Telstra Offers Domestic Violence Leave
19 January 2015 at 11:27 am
One of Australia’s largest telecommunications companies has made a groundbreaking move, offering all 34,000 of its staff members paid domestic violence leave.
Telstra announced recently that it would begin to allow all of its Australian employees up to 10 days of paid leave if they are victims of domestic violence.
The leave will be offered on top of personal leave already available to staff members.
Telstra’s General Manager of Diversity and Industries, Troy Roderick, told Pro Bono Australia News that the new entitlement for staff had been born out of the company’s Family Violence Support Policy, which was launched in November 2014.
“It’s really about ensuring that people who are experiencing family or domestic violence have the support they need when that’s happening in their lives,” Roderick said.
Roderick said that the leave was available to anyone affected by domestic violence, even if they were not the direct victim, and that they could apply for it retrospectively.
“Domestic and family violence can take a variety of different forms, not just physical violence, but there can be emotional, financial or other kinds of violence that people experience,” he said.
“Sometimes you’re not able to get 'evidence' for those kinds of things but you are experiencing them, so our policy doesn’t require people to present evidence or proof as they’re applying for the leave because we trust our people that they’re not going to make up a story just to get a few days off.
“There’s other leave if you need to take time off for other personal things. The idea here is we treat the subject matter with respect and the people that are experiencing family or domestic violence with the utmost respect, privacy and confidentiality, recognising the sensitivity around the issue.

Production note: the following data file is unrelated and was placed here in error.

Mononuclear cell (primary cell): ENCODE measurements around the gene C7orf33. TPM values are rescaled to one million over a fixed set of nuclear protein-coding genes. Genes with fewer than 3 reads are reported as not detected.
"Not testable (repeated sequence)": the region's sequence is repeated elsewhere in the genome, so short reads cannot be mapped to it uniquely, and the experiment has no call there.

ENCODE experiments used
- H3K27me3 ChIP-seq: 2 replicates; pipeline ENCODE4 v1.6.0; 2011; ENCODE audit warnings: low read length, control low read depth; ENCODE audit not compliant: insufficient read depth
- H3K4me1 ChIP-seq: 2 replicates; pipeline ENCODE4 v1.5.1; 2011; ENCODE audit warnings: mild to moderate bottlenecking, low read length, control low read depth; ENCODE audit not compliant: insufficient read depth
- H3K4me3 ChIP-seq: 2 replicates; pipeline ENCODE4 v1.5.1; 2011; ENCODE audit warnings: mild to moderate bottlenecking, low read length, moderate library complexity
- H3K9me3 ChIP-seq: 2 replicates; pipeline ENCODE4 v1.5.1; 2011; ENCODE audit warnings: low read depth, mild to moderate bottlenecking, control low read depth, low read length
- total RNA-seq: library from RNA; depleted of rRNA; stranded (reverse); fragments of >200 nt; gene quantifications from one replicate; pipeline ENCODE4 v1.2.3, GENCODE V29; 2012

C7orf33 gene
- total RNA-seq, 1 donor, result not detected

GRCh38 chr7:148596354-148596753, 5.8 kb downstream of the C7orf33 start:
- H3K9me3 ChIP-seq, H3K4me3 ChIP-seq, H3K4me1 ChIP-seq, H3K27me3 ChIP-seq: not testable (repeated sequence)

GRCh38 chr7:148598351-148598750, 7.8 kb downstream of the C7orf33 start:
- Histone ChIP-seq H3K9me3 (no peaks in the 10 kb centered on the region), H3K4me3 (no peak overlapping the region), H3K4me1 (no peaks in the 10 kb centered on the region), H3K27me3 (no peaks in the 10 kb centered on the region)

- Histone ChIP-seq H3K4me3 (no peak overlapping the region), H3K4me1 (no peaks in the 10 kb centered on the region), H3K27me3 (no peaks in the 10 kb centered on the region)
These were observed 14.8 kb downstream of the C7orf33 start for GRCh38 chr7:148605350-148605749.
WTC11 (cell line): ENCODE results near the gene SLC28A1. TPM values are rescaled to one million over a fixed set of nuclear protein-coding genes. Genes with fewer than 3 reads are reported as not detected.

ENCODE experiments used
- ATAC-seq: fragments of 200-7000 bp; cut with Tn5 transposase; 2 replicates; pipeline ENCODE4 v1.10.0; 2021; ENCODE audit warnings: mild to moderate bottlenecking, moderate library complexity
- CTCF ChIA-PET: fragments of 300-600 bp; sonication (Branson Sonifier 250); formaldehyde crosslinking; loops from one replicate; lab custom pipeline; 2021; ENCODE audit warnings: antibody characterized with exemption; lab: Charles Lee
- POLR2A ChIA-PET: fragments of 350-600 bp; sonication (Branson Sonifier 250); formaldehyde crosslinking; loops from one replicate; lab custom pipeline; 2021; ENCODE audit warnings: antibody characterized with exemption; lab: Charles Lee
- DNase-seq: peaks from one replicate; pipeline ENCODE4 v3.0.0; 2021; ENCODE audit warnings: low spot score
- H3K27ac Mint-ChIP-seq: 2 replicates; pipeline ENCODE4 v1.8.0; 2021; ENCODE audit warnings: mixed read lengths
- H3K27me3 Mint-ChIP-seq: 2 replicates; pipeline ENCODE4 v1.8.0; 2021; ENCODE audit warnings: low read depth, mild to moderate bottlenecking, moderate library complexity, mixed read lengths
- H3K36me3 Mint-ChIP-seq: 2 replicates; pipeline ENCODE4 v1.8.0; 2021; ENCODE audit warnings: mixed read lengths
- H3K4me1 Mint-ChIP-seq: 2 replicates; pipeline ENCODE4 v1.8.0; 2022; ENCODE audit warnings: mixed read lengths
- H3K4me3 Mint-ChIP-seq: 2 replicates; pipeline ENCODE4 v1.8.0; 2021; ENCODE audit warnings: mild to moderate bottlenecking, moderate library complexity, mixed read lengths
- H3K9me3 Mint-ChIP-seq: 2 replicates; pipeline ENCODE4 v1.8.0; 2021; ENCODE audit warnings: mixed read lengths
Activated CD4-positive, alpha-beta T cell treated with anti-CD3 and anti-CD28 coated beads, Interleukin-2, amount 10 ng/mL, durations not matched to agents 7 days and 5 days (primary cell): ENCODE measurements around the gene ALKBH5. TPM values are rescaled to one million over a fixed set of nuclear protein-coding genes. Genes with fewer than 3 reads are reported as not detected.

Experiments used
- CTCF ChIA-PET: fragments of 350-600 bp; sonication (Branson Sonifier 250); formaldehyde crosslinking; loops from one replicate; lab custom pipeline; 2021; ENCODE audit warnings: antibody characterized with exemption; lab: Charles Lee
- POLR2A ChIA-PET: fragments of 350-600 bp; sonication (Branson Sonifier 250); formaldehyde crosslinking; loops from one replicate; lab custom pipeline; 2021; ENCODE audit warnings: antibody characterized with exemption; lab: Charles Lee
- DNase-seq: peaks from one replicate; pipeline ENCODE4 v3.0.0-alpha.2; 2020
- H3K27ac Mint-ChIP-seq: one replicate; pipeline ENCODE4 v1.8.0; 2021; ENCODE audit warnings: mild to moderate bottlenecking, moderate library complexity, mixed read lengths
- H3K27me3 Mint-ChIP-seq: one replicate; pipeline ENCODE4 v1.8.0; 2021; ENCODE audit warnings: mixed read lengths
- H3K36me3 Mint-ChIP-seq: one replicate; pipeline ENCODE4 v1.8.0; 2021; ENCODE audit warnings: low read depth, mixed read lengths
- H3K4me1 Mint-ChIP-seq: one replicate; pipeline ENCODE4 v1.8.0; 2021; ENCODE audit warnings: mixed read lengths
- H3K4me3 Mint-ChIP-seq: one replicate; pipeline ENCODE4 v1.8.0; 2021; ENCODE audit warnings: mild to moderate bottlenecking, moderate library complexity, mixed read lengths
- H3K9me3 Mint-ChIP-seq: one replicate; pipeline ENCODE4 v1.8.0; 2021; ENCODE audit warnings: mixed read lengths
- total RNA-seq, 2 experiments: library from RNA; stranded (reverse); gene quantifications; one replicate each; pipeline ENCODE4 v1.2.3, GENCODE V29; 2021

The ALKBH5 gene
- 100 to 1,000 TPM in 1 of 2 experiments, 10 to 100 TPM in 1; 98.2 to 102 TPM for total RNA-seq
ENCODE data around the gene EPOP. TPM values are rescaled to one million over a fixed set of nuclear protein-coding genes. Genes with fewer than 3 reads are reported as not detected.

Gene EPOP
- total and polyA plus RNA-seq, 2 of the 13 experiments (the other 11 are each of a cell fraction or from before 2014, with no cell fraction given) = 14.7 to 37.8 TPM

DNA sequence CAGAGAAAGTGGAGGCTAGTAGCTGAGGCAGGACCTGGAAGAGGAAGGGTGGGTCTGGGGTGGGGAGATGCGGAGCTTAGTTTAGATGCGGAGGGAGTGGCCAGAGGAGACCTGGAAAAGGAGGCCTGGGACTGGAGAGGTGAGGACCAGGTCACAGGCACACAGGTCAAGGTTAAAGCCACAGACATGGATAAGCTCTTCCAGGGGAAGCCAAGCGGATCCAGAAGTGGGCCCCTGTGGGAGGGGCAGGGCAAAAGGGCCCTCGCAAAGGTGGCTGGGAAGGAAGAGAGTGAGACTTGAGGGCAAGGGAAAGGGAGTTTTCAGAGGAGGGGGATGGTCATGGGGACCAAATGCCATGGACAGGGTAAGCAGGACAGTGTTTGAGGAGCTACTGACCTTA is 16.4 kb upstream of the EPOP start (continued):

“This is I guess the personal aspect of the policy and of managers who are leading teams, to understand that there is a human side to this and it’s not all about the mechanics of an application process that say you need to let us know before.
“[The leave is for] anything that’s happening that’s impacting you. So if like me you’re someone who grew up in a violent household, I didn’t experience violence myself but it happened in my household, you would be able to access that leave to help my family member deal with what’s going on.
"The research and data shows us that the impact on families, and in particular children, is significant.”
The announcement is in line with a Union-led campaign for all employers to offer similar entitlements and Roderick said he expected other companies to come on board with the idea.
“I’m really proud actually that Telstra’s doing this, and other large corporates,” he said.
“You’ll probably get other things coming from other companies about this too. This is a corporate responsibility piece because we have big voices and we can lend our support to things that are important like this.”
The Communication Workers Union welcomed Telstra’s announcement.
“Telstra’s Family and Domestic Violence Support policy will provide employees with up to 10 days paid leave to attend medical appointments, attend counselling sessions, receive legal advice or undertake other activities related to their experience of family/domestic violence,” the CWU said.
“The leave is not cumulative, year on year, and is not available to casuals on a paid basis, only unpaid. And because it is provided for by policy, rather than being part of an award or enterprise agreement, the entitlement is not enforceable. So the actual amount of leave any employee gets will be at the discretion of management.
“The CWU nevertheless welcomes Telstra’s adoption of this policy which marks an important step towards making domestic violence leave a recognised workplace right like sick leave and parental leave.”